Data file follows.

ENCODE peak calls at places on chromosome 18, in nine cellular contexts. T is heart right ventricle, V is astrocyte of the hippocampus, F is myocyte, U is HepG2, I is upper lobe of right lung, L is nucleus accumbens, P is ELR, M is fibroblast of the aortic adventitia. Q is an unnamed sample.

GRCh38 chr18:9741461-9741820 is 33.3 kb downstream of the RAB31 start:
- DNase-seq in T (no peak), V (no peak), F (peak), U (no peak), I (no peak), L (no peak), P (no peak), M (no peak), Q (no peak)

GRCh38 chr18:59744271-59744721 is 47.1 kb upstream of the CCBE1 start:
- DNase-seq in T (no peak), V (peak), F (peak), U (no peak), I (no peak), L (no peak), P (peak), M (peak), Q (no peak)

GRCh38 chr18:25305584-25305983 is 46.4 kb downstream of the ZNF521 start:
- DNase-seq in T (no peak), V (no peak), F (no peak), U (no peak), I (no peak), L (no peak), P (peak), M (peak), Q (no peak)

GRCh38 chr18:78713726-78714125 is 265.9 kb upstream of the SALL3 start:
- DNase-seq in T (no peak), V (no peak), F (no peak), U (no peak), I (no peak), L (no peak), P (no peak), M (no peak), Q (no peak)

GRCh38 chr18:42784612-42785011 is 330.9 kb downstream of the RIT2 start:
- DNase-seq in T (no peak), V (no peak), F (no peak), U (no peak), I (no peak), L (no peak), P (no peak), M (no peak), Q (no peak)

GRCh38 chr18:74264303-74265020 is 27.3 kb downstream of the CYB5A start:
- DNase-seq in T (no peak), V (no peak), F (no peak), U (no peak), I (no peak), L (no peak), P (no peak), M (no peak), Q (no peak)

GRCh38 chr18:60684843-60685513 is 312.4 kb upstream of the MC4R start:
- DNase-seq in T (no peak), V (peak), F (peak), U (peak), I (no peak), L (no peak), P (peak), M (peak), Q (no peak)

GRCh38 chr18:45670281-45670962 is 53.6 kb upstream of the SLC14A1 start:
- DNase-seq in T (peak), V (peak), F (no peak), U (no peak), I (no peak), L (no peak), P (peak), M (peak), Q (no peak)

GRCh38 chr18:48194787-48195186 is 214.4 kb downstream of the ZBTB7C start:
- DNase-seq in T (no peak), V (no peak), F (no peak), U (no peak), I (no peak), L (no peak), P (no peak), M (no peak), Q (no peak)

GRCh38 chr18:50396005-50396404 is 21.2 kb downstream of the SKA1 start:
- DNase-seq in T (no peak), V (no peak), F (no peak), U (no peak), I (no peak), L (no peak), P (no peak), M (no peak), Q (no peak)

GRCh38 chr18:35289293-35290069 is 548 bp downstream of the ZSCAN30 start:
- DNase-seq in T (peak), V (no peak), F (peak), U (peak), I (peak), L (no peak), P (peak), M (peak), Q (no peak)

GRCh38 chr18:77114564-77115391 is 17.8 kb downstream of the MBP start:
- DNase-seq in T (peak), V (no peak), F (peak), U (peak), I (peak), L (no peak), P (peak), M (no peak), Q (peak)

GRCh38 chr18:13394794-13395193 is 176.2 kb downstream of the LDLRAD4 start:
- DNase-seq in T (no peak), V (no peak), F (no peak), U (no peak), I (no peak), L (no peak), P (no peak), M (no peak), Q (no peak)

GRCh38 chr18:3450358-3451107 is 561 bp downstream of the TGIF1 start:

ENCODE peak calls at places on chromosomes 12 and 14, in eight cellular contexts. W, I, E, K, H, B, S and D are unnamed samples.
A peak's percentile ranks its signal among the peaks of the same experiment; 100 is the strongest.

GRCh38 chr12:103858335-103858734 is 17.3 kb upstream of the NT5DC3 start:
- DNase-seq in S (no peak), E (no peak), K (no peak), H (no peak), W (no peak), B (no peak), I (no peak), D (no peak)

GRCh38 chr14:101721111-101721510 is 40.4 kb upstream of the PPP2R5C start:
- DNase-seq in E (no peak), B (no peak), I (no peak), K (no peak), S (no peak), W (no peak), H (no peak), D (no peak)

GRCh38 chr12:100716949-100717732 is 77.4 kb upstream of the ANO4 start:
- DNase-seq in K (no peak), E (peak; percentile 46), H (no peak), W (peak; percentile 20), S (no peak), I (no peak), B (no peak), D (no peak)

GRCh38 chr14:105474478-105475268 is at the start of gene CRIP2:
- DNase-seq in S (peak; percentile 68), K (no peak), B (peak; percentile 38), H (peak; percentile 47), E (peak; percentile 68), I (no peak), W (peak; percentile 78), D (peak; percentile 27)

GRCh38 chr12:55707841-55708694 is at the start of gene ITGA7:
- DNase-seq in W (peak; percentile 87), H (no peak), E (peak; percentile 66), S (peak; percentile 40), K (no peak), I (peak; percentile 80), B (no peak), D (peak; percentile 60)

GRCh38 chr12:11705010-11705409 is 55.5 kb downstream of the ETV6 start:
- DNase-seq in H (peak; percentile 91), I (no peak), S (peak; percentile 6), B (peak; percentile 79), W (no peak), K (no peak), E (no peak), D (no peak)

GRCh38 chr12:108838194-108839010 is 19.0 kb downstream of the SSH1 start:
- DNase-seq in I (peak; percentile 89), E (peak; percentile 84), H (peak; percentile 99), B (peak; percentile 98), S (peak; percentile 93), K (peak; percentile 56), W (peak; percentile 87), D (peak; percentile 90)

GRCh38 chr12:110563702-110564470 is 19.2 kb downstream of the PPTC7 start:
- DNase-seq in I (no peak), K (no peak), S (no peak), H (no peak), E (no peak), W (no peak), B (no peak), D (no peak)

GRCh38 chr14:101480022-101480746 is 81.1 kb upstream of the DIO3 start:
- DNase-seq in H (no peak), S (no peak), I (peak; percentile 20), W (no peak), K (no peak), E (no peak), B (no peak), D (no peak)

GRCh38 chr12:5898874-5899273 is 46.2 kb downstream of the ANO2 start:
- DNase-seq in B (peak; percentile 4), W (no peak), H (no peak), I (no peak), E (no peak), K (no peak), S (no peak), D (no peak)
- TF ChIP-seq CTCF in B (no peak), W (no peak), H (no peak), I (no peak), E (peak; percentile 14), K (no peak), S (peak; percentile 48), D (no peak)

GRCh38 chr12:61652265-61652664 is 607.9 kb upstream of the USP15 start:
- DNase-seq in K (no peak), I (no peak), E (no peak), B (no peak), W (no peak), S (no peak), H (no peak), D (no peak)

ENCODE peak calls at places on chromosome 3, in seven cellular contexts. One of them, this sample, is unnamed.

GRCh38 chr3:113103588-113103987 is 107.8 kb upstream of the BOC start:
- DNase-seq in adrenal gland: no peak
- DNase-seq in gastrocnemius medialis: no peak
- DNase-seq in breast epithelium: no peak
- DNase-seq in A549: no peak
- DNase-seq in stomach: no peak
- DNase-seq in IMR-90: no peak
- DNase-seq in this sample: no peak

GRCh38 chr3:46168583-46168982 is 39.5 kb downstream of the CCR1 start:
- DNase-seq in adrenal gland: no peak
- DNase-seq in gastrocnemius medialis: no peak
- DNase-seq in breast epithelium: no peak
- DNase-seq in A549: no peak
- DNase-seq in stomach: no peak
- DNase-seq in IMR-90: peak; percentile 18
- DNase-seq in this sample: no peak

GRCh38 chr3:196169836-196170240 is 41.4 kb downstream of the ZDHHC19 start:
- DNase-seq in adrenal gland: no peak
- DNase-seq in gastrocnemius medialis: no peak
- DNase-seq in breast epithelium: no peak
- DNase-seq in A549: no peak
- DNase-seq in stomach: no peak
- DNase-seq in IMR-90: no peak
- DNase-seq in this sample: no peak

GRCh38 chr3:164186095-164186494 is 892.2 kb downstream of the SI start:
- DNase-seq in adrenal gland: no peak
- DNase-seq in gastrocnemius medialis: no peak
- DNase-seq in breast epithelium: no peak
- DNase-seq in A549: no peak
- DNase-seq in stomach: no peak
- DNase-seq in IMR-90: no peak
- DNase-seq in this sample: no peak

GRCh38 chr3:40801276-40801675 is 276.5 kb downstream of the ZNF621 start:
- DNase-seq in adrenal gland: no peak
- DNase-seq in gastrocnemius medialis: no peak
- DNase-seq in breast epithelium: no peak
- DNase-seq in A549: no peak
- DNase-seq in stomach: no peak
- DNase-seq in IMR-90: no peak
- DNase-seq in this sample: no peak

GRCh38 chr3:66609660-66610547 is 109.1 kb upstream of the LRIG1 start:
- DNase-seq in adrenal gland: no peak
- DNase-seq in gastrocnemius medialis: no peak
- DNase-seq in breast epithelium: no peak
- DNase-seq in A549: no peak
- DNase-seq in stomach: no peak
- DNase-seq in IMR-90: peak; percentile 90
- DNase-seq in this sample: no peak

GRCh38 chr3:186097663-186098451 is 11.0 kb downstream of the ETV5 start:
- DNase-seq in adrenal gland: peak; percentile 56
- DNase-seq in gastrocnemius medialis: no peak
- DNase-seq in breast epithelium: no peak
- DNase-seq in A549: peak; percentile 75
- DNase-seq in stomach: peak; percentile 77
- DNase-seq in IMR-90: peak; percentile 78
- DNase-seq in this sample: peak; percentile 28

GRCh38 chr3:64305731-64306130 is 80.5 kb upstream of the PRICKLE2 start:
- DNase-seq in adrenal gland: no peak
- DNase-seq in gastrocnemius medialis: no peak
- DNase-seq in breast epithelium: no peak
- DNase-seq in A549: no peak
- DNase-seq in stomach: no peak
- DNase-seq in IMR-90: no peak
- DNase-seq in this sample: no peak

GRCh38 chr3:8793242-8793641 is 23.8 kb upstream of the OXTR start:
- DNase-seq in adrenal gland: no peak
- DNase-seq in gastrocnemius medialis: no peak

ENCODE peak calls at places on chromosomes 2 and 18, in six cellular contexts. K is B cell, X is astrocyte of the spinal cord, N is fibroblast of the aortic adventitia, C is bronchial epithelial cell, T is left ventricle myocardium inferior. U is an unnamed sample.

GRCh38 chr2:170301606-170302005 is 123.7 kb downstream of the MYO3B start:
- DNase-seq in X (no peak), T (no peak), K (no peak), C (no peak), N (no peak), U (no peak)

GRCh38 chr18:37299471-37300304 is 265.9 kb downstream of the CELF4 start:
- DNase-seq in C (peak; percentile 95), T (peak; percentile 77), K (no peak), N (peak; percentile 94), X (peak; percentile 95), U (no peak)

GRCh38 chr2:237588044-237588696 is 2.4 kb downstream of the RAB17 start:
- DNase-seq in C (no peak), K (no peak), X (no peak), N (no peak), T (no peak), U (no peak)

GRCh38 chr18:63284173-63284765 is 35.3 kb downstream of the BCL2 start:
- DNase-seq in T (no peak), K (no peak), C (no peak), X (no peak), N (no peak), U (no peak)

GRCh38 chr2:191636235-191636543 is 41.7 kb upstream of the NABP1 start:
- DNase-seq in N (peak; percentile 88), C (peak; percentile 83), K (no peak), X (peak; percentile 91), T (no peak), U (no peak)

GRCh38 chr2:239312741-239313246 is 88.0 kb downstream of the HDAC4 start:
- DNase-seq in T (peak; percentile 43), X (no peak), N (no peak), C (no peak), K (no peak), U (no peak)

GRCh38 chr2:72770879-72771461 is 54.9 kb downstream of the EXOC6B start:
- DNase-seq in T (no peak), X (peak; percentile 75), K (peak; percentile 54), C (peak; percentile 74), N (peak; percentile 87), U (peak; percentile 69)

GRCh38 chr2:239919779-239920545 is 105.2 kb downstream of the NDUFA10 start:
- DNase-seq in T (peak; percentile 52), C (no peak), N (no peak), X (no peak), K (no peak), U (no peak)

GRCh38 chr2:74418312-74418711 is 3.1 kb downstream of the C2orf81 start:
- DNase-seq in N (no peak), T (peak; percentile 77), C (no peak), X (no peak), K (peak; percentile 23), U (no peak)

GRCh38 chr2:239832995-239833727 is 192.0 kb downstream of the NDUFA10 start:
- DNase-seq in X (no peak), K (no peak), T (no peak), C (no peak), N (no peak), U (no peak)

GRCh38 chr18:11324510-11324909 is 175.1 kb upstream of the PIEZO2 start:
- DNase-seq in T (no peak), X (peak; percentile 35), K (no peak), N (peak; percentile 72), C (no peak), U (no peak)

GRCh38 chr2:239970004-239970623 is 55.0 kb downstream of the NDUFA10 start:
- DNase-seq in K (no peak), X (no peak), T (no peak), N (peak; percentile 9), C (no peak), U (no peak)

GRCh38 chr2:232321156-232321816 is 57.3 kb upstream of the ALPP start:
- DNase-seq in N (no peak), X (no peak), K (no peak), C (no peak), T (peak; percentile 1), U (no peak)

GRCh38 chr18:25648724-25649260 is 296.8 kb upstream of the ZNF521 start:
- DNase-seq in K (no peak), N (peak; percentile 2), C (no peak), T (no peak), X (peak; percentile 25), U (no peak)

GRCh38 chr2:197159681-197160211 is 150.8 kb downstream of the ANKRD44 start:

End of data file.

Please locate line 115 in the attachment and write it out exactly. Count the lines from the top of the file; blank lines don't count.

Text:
- DNase-seq in A549: no peak